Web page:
Baby sweetcorn is vegetable I’ve had a hard time finding here. Typically used in Asian cuisine, especially stir-fries, it brings a delicate taste and interesting texture to a dish. While I lived in Ireland it was on my weekly shopping list. Usually Sainsburys sold it in combination packs with mange-touts peas or runner beans. It is an expensive vegetable but one we viewed as a healthy indulgence.
Last year, I had little luck growing its bigger relative, the standard sweet corn. I’d been warned that it is tricky. You need a large number of plants for pollination – It is wind pollinated so our garden helpers, the bees were of no use. I filled half of one of my 5’X8′ raised beds with a stand of corn. It looked mighty impressive as it grew tall over the summer. (Though not as tall as Al’s corn!) But for some reason, most likely poor pollination, only three ears matured, and they tasted horrible! Perhaps a different variety would give me a better experience, and one set of results does not make a sound scientific conclusion.
I vowed never to grow sweetcorn again, but when a packet of seeds for baby sweetcorn turned up at a Master Gardener seed swap, I thought, “Why not try this?” It was, after all, a long way to Sainsburys!
The seeds were nearly ten years old, and I didn’t hold out much hope for any of them even germinating. I planted the entire packet – about 40 seeds. 12 germinated. I planted those out in a raised bed and they grew slowly, as if it were a great effort to do so, but they still did get bigger. Eventually, they produced the flowers that bear the pollen, and along the sides of the stalks the silks appeared – the hair-like female part of the edible cob. Best of all, each multi-stalked plant gave rise to, on average 3, cobs per stalk, and in theory can yield much more, according to seed supply companies.
The corn needs to be picked about 5 days after the silks appear. I found this hard to keep track off because they didn’t all appear at once – really seeds ought to read the packet as well, so they know what is expected of them!
One harvest yielded about half a dozen finger length cobs – roughly what you’d get in a combo-pack from Sainburys, and enough for one stir-fry.
They are really fiddly to shuck and it took ages to get the little cobs out. Now I appreciate why they were so expensive to buy.
They should look a little under developed because you eat the entire thing not just the nibblets, so it needs to be tender. A few of ours were a little too old and you could hardy bite through it, but the others tasted great. I’d have had a greater yield if I’d harvested earlier and more often – like runner beans.
That is an average sized tea spoon in the photo to give you an idea of scale. They can be eaten raw or cooked – steamed or stir-fried. You can add them to stews or roast them also.
I didn’t pull out the stalks as I harvested though some did break. Those that remained produced more silks, and I had a second harvest – so compared to the big corn, I had twice the yield, i.e. two dinners worth! And that was with old seeds – imagine how much better fresh seeds might be.
When I checked yesterday, I found one more silk developing – I don’t think we’ll get another dinner from it! Perhaps I should let it go to seed.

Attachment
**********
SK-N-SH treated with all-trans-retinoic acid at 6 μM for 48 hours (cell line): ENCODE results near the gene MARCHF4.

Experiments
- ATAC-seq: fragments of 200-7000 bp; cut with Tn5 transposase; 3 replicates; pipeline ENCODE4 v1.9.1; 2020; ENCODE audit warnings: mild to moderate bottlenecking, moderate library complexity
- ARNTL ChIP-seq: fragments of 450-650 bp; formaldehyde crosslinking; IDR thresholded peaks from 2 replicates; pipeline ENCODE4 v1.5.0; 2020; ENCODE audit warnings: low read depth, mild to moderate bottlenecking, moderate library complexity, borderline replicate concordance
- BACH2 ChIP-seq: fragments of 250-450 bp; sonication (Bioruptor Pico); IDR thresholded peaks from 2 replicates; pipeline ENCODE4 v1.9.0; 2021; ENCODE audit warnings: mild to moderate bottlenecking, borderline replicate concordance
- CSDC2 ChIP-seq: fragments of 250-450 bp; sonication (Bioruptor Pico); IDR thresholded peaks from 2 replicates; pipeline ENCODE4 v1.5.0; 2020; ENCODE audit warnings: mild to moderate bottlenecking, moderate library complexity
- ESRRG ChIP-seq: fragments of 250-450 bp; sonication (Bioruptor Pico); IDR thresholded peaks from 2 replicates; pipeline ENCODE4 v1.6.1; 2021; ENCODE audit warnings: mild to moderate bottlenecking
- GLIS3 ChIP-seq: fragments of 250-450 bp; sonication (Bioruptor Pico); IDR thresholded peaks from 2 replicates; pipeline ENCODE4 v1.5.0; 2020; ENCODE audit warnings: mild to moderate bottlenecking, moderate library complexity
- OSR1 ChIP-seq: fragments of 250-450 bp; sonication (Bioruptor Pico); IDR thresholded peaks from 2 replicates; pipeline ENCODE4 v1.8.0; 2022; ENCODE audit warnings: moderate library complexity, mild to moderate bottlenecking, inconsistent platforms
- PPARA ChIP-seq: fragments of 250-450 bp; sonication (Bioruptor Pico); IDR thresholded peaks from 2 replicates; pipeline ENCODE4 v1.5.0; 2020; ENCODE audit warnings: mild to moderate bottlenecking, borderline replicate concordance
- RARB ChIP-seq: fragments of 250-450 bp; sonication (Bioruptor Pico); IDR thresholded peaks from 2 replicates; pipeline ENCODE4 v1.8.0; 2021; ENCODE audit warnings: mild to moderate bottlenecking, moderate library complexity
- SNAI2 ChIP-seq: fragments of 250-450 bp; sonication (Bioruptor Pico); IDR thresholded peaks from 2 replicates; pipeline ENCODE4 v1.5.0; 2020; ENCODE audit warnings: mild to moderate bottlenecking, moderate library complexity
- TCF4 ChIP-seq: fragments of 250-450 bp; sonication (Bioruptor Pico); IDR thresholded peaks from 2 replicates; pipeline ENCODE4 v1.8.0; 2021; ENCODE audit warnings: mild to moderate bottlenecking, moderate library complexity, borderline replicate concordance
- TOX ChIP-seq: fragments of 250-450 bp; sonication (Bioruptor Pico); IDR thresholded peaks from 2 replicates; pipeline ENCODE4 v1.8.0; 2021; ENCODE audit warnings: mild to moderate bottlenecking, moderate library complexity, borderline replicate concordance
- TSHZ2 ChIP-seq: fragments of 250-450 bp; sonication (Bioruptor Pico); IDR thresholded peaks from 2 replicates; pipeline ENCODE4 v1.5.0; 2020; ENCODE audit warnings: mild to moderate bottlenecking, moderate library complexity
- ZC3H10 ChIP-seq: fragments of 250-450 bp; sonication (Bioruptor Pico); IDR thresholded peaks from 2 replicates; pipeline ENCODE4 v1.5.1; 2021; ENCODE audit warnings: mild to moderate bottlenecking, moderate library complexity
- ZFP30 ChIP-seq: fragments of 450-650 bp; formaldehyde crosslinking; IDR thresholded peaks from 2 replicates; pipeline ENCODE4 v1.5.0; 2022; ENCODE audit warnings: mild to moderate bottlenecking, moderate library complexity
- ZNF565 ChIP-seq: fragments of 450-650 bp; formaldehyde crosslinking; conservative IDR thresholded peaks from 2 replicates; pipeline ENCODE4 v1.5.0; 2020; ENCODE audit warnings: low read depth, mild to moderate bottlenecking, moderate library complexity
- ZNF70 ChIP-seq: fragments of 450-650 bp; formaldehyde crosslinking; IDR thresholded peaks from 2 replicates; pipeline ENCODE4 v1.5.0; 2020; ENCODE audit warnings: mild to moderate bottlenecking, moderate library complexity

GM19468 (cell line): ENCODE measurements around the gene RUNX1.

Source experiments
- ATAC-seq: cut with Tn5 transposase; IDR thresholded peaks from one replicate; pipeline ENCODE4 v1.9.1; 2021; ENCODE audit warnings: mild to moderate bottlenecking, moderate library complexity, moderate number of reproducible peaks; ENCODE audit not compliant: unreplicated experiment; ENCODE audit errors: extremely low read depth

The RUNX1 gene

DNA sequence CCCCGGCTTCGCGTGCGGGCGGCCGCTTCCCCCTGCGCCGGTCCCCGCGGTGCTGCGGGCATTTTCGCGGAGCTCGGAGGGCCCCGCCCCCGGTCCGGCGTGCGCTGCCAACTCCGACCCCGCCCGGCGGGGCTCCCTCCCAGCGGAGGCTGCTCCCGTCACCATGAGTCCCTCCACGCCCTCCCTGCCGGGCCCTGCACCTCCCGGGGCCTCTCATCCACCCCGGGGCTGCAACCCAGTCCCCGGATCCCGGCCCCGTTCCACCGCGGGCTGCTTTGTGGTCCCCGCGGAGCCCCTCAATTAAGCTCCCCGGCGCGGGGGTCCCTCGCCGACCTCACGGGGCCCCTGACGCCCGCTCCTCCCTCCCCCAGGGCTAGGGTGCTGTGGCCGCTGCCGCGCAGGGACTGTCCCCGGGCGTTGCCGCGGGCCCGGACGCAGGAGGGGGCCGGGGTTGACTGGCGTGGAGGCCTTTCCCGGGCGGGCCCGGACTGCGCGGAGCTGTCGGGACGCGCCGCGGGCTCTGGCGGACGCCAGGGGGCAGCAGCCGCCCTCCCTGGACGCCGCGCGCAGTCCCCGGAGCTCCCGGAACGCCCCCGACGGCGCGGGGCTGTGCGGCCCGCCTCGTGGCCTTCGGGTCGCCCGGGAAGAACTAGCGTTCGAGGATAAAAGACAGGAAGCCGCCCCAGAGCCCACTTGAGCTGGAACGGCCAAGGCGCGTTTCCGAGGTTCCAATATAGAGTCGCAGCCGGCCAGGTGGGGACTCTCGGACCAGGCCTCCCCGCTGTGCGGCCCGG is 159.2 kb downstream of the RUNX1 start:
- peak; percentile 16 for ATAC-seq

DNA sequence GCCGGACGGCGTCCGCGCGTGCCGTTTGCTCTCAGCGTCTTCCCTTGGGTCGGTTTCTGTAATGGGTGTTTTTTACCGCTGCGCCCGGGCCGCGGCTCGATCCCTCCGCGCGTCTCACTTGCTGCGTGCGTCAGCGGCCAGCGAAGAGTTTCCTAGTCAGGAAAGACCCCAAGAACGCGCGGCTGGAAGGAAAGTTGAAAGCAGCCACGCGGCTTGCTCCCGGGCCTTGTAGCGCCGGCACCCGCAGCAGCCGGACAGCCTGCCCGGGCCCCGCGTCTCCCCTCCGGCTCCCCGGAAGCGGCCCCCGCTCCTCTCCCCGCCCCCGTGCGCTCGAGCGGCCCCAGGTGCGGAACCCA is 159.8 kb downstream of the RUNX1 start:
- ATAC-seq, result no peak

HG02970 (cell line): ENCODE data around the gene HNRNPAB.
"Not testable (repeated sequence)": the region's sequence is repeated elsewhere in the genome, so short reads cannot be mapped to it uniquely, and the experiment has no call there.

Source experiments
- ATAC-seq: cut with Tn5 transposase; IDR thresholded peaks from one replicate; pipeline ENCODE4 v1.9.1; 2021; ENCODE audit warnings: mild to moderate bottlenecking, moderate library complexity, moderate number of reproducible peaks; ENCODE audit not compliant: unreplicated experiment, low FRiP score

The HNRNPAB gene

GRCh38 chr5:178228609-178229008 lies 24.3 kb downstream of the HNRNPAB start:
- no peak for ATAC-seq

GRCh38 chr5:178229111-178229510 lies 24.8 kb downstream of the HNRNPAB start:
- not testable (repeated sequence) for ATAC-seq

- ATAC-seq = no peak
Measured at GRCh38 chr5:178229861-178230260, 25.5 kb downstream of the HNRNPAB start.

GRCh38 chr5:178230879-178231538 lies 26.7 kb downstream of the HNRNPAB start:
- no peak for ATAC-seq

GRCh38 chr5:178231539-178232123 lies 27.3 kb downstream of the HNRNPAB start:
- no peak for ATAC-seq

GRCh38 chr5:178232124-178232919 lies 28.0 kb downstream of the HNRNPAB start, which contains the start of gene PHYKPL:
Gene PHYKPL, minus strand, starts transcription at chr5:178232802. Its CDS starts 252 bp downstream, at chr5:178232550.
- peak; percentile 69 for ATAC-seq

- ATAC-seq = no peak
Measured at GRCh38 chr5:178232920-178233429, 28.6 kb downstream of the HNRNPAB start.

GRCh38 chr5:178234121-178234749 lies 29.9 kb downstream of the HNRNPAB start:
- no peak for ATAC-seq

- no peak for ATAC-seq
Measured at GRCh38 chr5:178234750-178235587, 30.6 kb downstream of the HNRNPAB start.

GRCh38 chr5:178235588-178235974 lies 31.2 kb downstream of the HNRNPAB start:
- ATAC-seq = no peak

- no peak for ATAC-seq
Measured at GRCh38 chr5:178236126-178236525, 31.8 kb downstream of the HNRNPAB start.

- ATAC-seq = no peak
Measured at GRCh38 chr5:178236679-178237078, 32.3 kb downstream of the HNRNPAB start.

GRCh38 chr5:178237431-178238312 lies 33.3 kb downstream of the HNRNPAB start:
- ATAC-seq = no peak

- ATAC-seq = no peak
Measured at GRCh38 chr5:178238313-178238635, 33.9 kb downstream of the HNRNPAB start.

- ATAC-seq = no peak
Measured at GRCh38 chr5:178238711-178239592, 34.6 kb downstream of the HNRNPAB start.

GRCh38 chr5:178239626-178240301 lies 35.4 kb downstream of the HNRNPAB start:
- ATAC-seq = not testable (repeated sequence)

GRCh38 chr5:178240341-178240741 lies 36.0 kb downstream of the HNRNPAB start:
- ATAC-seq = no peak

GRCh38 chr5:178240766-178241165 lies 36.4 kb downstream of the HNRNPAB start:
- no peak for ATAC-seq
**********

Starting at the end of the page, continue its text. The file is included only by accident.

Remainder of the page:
So which is best to grow in the home garden?
I garden to grow tasty, healthy food. As an added bonus it is usually cheaper than buying organic, locally grown food, so the bottom line is this – economics.
It costs more to grow the large sweetcorn than to buy it in season (and the bought stuff tastes great). The baby sweetcorn is cheaper to grow than to buy. Also I get a kick out of having a Sainsburys aisle in my back yard as I stop to pick runner beans from the next raised bed to complete my “combo-pack”.
So for me its baby corn all the way! What say you?
7 replies to Something a little corny.
Oh please try the big sweetcorn again! I honestly think it's a million miles from supermarket corn, perhaps you just didn't have the right variety? I have around 60 plants in right now – that's how much I love the stuff!
I do have to admit though, I haven't tried growing baby corn… it's expensive here too, and I certainly have a fondness for it… perhaps I'll give some a go. Does it grow as tall as sweet corn?
Mine was only about three or four feet tall but that soil is getting very tired and needs some amendments and a lot of work. I'd say they may grow taller. Enjoy your corn!
What a great idea for connoiseurs of baby corn!. It does seem to take a lot of garden space though for two meals. I'm not sure I would do it but I have a friend who probably would if she could find the seed.
Thanks for the information. Very well written Byddi!
Oh baby sweetcorn is just delicious though it's such a treat as it's so expensive here in Tesco – no Sainbury's near us!. I would let that last one go to seed and use the seed next year.
I never realised that sweetcorn needs quite a few plants for pollination.
I love that you were growing baby corn!
(Here in Oakland, I have neither the room nor the heat for any variety of corn, which is too bad. Nothing is as good as fresh corn!)
We're definitely in the 'not growing sweet corn' again camp. In the Central Valley, corn smut fungus ran amok, and here the corn ear worms are just as bad. For as much garden real estate as it takes up, I just haven't been able to justify it recently. That said though, both the fungus, and the ear worms, are afflictions of mature corn. I'd never thought of growing just the baby ears for stir fry! Bonus is, less time planted in the garden too!
Congratulations on your baby corn!
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